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Getting Ripped

Getting Ripped

November 18, 2015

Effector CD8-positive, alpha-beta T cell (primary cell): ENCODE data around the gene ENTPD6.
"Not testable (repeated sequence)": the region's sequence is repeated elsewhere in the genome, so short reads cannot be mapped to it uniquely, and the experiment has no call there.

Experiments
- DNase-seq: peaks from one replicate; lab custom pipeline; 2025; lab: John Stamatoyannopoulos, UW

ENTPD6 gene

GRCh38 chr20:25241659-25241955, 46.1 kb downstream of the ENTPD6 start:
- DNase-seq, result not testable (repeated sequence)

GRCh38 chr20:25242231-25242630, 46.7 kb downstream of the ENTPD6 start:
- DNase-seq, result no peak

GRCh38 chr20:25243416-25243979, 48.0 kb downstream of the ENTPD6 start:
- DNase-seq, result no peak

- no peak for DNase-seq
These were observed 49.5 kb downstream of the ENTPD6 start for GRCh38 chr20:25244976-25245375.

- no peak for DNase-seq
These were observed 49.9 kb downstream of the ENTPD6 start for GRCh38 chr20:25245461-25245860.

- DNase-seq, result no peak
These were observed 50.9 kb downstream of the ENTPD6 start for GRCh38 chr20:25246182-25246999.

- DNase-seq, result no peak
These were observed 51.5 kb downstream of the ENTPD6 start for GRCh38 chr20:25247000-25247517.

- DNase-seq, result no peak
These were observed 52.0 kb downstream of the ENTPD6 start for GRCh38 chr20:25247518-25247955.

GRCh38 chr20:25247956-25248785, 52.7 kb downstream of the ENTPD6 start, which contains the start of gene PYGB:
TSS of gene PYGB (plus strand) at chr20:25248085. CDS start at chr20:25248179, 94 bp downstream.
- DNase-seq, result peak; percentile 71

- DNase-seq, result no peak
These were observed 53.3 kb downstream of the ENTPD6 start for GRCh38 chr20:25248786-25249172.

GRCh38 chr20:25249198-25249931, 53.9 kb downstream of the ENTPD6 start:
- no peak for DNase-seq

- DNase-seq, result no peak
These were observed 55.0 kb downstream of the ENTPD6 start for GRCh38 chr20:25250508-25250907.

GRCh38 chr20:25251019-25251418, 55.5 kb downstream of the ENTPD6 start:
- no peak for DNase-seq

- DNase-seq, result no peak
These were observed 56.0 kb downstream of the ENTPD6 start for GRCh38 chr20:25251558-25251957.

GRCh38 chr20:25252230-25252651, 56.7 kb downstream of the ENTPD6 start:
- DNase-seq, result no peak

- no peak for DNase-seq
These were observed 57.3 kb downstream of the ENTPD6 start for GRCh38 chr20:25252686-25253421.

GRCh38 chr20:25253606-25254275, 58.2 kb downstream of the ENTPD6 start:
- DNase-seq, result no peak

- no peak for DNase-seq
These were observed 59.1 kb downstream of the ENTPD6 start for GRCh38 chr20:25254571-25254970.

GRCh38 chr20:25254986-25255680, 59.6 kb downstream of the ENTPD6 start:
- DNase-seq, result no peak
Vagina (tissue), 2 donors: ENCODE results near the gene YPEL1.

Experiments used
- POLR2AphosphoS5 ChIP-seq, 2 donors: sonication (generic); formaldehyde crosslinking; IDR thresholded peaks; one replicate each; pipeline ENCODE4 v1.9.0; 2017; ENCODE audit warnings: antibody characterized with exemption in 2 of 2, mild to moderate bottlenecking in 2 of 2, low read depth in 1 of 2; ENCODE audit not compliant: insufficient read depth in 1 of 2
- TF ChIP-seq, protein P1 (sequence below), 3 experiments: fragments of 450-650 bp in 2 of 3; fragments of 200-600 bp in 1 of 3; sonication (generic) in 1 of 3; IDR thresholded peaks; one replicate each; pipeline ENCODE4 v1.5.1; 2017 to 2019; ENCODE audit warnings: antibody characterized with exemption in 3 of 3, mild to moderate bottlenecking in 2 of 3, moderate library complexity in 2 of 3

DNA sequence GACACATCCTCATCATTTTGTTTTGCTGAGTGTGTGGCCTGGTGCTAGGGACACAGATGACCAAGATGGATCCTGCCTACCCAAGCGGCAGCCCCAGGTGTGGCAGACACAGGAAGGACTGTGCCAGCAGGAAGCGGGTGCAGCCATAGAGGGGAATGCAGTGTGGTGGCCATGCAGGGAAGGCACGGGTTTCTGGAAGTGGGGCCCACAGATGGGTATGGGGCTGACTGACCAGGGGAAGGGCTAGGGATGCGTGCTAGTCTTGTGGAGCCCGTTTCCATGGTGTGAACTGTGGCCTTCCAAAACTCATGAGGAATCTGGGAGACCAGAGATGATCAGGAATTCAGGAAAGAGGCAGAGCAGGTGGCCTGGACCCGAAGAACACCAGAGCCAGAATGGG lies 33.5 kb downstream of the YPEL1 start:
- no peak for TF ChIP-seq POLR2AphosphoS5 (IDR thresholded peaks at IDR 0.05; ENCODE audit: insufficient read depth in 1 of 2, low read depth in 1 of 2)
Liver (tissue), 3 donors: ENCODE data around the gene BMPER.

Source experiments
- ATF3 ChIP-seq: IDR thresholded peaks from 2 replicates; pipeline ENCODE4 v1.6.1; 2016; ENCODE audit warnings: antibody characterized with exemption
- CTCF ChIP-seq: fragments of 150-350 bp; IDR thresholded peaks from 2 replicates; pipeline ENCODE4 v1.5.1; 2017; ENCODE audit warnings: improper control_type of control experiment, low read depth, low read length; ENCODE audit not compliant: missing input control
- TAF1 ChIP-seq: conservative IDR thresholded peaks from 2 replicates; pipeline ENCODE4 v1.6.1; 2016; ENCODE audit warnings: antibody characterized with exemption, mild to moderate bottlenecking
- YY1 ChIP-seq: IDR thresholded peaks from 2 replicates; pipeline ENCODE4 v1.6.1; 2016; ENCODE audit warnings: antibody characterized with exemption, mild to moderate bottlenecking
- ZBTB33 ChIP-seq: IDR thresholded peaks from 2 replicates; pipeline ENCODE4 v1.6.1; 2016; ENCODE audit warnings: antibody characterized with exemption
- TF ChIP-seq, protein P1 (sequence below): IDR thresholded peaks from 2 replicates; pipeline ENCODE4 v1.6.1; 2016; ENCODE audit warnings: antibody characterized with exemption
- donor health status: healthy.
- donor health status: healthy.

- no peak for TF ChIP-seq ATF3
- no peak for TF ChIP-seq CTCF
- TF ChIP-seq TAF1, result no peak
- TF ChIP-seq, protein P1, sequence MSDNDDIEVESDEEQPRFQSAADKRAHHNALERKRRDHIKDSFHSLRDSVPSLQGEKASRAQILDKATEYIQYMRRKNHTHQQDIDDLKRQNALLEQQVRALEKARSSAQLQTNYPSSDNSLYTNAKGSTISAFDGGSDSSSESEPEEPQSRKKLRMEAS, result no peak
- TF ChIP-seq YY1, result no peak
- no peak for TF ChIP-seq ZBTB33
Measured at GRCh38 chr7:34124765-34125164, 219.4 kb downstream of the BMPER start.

MIT-WHOI Joint Program student Melissa Moulton and colleagues in the PV Lab at WHOI undertook an study recently to investigate where and how rip currents form on beaches. They used a landing craft to dredge a 150-foot long, 90-foot-wide channel in shallow water at a research beach in Duck, N.C., to induce the formation of rips. The research team then used a high-pressure hose (pictured) to fluidize sand on the seafloor, so that they could push pipes up to 8 feet into the seafloor. Once the sand re-settled, they attached sensors to the pipes to gather data tracking how rips form. (Photo by Evan Williams, Woods Hole Oceanographic Institution)

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